LENNY K SMASHES 100 BACK WR!!; “THORPEDO” DOES IT AGAIN!
By Stephen J. Thomas
The media keep asking the swimmers, what they think of the Sydney Olympic pool? And the swimmers reply by breaking world records – six so far! This is a fast pool no doubt about it but it has been open for five years. It’s more about the amazing energy that is created when records are broken at a big meet. It gives those that have been planning to break records the motivation to be part of that energy. But let’s go to the records…
Men’s 100m Backstroke Final
American Lenny Krayzelburg had said he wanted this world record at this meet and that’s what he got! He was in a class of his own. He led the field by more than half a second when he turned in 25.97 (well under the world split of 26.32) and cut through the water to touch in 53.60, an amazing 0.26 of a second under the seven-year-old world record held by fellow American Jeff Rouse. After the race he expressed surprise at how far under the record he had gone.
“That was my goal – to set a world record but I kind of surprised myself here. It’s an awesome pool – definitely the best I’ve raced in. I’m really looking forward to coming back next year.”
It’s really great to swim in front of this crowd because they really understand the sport of swimming – even though they don’t cheer for me, having them here brings the best out in me.’
He felt confident he would break the 200 backstroke WR later in the week. “The 200 back is my race,” he said. The two minor placings when to the Aussies. Matt Welsh cut a further 0.29 off the Australian record he set in the semi-final to finish in 55.13, just ahead of Josh Watson who took 0.66 off his PB also set the previous day. Bobby Brewer (US) was fourth in 55.39
Men’s 200m Freestyle Final
Thorpe and Klim head-to-head. Thorpe knew he would have to stay with his teammate in the early stages of the race and unleash that powerful ‘size sixteen’ kick to draw away in the second half of the race. Klim lead American Josh Davis and Thorpe at the 50m, Thorpe moved past both at the 100m, Klim stayed with him until the 150m and then the “Thorpedo” found a new world mark: 1:46.00. He had taken another 0.34 off his preliminary time, his third world record in three days!!! His early speed can be seen in comparing his splits over the two days:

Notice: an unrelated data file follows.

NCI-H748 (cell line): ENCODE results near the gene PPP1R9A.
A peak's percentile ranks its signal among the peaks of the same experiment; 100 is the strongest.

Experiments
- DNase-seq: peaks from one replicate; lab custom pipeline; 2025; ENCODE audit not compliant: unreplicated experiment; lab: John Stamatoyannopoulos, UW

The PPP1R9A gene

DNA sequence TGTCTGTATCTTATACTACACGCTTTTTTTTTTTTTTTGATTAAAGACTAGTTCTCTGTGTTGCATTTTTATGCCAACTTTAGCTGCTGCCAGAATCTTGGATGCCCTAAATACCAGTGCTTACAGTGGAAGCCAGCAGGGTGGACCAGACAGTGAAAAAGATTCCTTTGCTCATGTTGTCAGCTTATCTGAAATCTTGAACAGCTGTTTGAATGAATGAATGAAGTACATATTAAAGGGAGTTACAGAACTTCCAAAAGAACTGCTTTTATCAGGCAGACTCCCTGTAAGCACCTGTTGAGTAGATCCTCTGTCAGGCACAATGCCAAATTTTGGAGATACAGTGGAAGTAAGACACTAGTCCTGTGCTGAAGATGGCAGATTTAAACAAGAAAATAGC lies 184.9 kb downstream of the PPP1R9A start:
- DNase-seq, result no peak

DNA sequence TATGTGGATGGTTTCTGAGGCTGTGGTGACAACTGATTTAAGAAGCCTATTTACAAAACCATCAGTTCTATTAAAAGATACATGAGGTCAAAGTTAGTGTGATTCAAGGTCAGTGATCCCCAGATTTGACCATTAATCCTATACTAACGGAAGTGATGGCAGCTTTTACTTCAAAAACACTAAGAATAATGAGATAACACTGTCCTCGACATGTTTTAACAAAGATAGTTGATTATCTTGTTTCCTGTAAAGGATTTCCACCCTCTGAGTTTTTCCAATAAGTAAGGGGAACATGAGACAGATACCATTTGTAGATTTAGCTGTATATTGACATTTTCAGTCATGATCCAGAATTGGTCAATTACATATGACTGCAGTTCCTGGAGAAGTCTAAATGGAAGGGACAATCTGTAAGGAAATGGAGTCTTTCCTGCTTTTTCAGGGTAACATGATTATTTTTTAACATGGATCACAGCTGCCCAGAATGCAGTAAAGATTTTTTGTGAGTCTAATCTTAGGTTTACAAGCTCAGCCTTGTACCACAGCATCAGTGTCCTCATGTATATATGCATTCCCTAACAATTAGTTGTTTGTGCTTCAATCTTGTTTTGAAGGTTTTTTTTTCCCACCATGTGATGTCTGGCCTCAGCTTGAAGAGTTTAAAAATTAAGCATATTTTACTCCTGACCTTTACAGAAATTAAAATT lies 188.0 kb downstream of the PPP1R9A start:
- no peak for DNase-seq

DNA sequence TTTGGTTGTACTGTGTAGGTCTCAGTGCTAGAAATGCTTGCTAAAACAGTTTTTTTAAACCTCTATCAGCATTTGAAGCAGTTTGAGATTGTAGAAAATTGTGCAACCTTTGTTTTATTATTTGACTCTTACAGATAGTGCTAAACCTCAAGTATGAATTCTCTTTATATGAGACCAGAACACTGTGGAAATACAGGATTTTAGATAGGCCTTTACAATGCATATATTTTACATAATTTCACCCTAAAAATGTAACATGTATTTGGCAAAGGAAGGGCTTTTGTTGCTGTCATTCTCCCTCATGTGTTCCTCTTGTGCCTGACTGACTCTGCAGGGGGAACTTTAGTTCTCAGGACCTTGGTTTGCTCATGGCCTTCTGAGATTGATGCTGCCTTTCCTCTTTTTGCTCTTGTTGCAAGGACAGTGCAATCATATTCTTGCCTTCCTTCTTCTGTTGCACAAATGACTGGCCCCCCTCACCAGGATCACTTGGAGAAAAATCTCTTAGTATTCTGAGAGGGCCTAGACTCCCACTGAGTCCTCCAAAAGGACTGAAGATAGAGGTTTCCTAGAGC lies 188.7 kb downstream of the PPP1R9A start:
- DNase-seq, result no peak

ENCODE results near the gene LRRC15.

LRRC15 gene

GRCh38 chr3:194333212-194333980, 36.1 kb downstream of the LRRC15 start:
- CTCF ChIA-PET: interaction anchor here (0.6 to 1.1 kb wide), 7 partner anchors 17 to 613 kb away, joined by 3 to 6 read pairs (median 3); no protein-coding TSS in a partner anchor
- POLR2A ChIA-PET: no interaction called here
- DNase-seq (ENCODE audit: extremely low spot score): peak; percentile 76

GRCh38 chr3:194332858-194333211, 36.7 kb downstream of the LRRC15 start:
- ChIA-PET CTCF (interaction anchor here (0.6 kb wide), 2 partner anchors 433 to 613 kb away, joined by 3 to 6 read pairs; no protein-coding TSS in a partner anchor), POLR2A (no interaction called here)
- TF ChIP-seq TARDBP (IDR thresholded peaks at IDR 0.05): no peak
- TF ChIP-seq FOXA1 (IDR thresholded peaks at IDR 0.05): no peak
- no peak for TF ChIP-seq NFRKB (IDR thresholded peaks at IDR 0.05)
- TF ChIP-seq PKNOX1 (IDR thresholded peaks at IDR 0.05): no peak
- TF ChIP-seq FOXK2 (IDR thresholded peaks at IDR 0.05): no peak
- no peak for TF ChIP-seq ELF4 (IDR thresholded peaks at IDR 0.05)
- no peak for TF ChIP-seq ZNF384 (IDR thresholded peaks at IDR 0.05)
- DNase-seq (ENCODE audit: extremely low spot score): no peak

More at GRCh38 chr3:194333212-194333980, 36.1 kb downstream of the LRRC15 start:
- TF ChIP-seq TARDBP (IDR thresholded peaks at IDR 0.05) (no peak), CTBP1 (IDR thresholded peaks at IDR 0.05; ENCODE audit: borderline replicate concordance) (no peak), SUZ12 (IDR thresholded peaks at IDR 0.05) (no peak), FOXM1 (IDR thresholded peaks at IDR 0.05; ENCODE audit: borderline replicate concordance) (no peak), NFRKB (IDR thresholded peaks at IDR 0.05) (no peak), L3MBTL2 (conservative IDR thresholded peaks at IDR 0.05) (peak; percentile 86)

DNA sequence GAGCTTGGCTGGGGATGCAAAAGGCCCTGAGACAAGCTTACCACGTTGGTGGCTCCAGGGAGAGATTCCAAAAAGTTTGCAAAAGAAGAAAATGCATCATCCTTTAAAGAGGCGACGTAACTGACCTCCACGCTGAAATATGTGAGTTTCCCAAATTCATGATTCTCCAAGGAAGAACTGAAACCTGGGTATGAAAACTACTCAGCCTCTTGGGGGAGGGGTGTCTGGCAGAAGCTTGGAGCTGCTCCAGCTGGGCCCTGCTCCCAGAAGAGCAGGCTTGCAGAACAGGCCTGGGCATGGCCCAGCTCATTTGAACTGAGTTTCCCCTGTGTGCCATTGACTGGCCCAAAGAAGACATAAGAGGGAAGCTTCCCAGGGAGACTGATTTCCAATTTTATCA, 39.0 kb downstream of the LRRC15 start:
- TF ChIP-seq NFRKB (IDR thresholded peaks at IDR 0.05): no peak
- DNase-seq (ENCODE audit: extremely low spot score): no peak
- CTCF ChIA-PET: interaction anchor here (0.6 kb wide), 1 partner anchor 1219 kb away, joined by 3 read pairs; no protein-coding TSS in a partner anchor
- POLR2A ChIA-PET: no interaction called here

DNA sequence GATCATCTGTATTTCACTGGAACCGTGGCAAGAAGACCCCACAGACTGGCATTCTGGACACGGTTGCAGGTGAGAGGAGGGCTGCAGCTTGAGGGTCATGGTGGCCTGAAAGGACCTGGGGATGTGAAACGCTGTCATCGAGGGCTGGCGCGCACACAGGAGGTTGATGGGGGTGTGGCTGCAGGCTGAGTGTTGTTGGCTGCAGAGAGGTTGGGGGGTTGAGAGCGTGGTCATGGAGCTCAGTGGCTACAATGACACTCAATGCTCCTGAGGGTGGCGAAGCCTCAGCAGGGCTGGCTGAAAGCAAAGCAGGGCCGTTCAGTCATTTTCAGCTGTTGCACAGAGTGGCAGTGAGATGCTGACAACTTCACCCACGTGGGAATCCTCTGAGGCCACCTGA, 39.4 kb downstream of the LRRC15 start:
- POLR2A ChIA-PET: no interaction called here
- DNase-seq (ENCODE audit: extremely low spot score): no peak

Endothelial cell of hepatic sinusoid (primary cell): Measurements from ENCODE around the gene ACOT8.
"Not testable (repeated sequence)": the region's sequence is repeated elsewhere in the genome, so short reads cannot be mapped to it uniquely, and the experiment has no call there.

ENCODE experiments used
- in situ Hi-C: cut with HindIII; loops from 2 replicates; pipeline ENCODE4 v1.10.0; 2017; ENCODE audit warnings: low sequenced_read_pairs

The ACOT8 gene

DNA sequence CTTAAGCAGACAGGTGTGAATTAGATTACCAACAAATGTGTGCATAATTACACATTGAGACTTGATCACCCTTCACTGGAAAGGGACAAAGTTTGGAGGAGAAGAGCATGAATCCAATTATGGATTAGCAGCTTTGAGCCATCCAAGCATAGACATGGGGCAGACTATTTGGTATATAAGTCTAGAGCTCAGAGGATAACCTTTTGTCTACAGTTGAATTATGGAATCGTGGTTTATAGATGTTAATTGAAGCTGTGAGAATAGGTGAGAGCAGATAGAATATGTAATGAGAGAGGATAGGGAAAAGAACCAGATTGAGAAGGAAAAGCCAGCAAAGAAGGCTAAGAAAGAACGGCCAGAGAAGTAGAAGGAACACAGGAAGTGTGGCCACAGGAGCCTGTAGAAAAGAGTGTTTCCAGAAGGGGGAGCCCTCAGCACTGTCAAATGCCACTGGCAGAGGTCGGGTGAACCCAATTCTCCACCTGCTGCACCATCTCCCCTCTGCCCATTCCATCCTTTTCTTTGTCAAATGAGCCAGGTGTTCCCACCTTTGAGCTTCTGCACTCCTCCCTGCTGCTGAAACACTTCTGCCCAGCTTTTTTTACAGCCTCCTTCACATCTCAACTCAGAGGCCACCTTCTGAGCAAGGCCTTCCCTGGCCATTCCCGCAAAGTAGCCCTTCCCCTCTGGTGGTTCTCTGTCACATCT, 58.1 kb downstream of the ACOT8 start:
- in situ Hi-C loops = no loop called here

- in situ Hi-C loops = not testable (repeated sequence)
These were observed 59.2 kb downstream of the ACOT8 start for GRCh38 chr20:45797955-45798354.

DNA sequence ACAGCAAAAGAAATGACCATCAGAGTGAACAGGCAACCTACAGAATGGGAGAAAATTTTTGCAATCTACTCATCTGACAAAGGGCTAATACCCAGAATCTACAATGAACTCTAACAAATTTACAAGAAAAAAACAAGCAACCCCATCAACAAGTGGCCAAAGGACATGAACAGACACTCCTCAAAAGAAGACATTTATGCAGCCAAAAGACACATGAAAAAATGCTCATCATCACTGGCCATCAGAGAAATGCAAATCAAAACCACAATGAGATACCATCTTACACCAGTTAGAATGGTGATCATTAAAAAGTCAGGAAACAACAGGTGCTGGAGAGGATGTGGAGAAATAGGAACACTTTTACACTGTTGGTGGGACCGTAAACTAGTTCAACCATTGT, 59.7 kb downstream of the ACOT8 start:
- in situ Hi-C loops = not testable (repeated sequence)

Semi-final: 25.03 52.50 1:19.35 1:46.34
Final 24.92 52.01 1:18.95 1:46.00
Thorpe was asked does it get any better than this? “I don’t think so. I don’t think I’ll experience it for a long time. I’d never have believed I’d be able to do this and now that I have it was all worth it.”
The steadily improving Ryk Neethling of South Africa came home over the top of the Americans Carvin (1:48.60) and Davis (1:48.98) to set his fifth consecutive national record in 1:48.17.
Women’s 100m Backstroke Final
A big surprise here. Dyana Calub, the 24-year-old Aussie that only qualified in lane 2 after improving her personal best by over half a second, cut a further 0.91 from he time to dead-heat for first with world number two, Mai Nakamura. Both swimmers clocked 1:01.51 after some nervous minutes following a malfunction between the touchpad and the electronic scoreboard. Better performed over 50 meters, Calub broke the seven year-old Australian record held by Nicole Stevenson and rocketed her to 4th in the world this year. Popular American BJ Bedford was not far behind at the finish to record 1:01.76 and edge out top ranked Japanese Noriko Inada by 0.03 of a second.
Women’s 100m Breaststroke Final
South African Penny Heyns when into the final as hot favorite and a chance to again lower the world mark she set in the heats. Her winning time of 1:07.08 was the sixth best all-time swim. After the race she said, “I can’t say I’m disappointed in my time so much but obviously I was hoping to go a little faster. So far I’ve had a brilliant month of racing. Each race is an opportunity to learn something. I made a couple of little mistakes tonight that made the difference.”
American Megan Quann swam a PB (1:08.54) to beat teammate Kristy Kowal (1:08.56) for the silver medal. Sam Riley of Australia was next in 1:09.21.
Women’s 200m freestyle Semi-finals
Aussie Susie O’Neill (1:59.88) was the fastest qualifier and the only swimmer to go under the two-minute mark. Lindsey Benko (2:00.31) and Ellen Stonebraker (2:00.52) were the two best Americans to qualify along with Suzu Chiba (2:00.53) from Japan and Claudia Poll (2:00.76) of Costa Rica.
Women’s 200 Individual Medley Semi-finals
Joanne Malar of Canada was the top qualifier in 2:13.95 followed by:
Tomoko Hagiwara (JPN) 2:14.79
Cristina Teuscher (USA) 2:15.11
Maddy Crippen (USA) 2:15.33
Marianne Limpert (CAN) 2:15.76
Elli Overton (AUS) 2:16.24
Lori Munz (AUS) 2:16.61
Yasuko Tajima (JAP) 2:17.39
Men’s 200m Butterfly Preliminaries
Tom Malchow (US) swam a new meet record of 1:55.76, placing him third on the all-time best performers. He was almost two seconds ahead of the rest of the qualifiers.
Ugur Taner (USA) 1:57.68
Takashi Yamamoto (JAP) 1:58.74
Bill Kirby (AUS) 1:58.33 PB
Xufeng Xie (CHN) 1:59.11
Hisayoshi Tanaka (JAP) 1:59.14
Greg Shaw (AUS) 1:59.19
Przemyslav Pietucha (CAN) 1:59.28
Aussie Scott Goodman pulled out of the meet with an injury.
Stephen J. Thomas, former editorial consultant of Australian Swimming and Fitness Magazine, is Swimming World’s Australian correspondent.